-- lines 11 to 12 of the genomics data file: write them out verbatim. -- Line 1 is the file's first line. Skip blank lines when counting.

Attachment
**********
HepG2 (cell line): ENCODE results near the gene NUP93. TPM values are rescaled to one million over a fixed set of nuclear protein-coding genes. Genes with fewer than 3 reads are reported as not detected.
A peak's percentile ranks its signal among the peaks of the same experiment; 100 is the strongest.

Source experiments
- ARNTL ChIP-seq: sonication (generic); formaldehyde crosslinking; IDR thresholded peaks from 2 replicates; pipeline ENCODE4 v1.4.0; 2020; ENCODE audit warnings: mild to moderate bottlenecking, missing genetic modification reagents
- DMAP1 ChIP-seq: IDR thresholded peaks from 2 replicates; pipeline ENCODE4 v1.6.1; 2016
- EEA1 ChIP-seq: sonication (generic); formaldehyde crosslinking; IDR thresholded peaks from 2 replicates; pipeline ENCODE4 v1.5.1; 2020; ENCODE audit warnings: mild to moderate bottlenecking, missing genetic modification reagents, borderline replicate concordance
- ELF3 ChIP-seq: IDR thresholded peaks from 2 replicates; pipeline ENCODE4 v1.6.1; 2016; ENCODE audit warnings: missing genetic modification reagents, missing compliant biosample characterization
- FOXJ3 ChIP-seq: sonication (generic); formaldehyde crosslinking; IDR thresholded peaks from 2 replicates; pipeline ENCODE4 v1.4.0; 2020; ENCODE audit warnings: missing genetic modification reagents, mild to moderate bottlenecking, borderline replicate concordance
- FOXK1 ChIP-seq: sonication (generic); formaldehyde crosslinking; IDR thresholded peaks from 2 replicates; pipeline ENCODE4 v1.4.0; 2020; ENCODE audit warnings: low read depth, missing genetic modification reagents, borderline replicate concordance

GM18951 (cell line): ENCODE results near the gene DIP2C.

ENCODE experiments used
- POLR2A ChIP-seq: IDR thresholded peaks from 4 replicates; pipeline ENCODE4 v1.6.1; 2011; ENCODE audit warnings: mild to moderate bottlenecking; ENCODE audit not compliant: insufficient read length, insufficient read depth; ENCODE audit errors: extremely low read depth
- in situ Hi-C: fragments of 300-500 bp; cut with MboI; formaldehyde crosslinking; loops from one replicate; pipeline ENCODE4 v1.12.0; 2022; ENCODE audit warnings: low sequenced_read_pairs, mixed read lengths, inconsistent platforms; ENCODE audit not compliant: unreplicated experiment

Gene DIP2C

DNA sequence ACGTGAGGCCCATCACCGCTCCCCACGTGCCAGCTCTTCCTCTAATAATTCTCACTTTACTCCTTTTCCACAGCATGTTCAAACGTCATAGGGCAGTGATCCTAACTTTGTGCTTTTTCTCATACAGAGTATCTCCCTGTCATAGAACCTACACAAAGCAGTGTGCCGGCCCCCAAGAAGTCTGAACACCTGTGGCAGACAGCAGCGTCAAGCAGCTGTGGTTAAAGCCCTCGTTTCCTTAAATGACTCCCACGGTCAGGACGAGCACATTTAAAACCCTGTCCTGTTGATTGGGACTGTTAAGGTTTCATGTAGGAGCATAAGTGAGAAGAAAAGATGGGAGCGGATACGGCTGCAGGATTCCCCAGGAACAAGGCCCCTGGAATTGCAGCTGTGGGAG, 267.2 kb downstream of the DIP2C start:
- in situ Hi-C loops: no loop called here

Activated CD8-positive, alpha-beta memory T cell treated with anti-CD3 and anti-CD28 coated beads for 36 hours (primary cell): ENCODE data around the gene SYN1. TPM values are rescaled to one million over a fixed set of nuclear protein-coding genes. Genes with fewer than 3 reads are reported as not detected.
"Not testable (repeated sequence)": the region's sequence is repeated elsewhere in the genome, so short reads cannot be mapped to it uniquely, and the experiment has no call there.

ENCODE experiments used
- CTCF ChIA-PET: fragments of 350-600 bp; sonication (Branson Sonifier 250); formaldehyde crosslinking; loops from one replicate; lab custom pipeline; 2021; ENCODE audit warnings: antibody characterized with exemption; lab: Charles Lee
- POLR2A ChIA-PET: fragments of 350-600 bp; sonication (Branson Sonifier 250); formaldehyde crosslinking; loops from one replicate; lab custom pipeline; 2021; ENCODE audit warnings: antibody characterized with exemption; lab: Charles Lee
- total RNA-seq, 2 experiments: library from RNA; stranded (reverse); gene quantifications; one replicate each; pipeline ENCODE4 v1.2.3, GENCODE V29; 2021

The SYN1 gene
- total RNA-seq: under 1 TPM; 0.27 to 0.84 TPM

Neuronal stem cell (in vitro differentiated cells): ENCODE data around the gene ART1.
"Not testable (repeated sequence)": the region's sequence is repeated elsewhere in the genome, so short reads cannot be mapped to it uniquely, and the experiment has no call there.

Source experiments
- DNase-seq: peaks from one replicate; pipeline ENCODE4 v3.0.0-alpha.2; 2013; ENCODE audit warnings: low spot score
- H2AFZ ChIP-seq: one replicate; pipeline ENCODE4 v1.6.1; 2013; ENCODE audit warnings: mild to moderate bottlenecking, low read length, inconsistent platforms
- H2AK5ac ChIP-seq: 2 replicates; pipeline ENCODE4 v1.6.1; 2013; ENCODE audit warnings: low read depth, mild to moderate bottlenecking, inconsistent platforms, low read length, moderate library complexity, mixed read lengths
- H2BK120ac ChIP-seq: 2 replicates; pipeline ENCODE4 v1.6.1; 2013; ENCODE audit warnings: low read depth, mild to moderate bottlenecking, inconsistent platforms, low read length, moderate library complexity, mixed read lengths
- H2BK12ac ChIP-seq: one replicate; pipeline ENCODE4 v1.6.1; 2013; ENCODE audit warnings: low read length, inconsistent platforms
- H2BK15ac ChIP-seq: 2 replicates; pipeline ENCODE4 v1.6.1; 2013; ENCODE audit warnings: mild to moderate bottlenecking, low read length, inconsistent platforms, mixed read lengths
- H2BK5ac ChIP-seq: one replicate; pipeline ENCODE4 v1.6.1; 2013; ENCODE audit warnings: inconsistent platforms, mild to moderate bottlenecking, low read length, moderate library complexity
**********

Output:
ENCODE experiments used
- POLR2A ChIP-seq: IDR thresholded peaks from 4 replicates; pipeline ENCODE4 v1.6.1; 2011; ENCODE audit warnings: mild to moderate bottlenecking; ENCODE audit not compliant: insufficient read length, insufficient read depth; ENCODE audit errors: extremely low read depth